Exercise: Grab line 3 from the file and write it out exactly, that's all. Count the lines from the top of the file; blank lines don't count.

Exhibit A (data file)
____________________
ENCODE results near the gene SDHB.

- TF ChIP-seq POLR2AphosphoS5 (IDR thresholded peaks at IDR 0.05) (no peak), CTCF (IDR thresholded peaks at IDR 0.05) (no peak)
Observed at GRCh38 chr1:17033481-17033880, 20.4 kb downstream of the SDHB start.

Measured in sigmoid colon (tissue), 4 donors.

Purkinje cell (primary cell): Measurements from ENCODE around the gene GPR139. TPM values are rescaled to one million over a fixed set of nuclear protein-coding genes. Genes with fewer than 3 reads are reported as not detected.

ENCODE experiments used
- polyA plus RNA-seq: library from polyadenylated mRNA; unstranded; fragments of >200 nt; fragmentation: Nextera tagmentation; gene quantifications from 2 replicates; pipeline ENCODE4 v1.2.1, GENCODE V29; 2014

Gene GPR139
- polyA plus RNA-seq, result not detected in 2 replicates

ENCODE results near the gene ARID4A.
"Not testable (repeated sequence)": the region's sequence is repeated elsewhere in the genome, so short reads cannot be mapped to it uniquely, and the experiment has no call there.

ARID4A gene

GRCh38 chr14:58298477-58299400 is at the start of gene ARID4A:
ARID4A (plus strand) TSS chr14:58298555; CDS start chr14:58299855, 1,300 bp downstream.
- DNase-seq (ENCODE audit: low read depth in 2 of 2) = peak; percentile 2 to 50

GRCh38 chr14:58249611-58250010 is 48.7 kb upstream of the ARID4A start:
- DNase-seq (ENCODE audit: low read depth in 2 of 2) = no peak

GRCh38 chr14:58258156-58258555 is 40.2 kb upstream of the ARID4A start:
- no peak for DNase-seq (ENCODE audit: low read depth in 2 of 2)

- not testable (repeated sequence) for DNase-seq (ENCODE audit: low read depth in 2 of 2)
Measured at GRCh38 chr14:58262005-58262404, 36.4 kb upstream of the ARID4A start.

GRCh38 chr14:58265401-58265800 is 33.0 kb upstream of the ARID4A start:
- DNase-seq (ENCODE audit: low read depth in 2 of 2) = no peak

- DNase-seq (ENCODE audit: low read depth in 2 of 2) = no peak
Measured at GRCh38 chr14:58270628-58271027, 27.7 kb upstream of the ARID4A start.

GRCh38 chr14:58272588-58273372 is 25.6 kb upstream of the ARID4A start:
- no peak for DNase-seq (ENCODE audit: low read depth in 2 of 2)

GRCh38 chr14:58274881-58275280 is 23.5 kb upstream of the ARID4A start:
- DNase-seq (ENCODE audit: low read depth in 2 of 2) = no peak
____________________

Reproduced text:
Observed at GRCh38 chr1:17033481-17033880, 20.4 kb downstream of the SDHB start.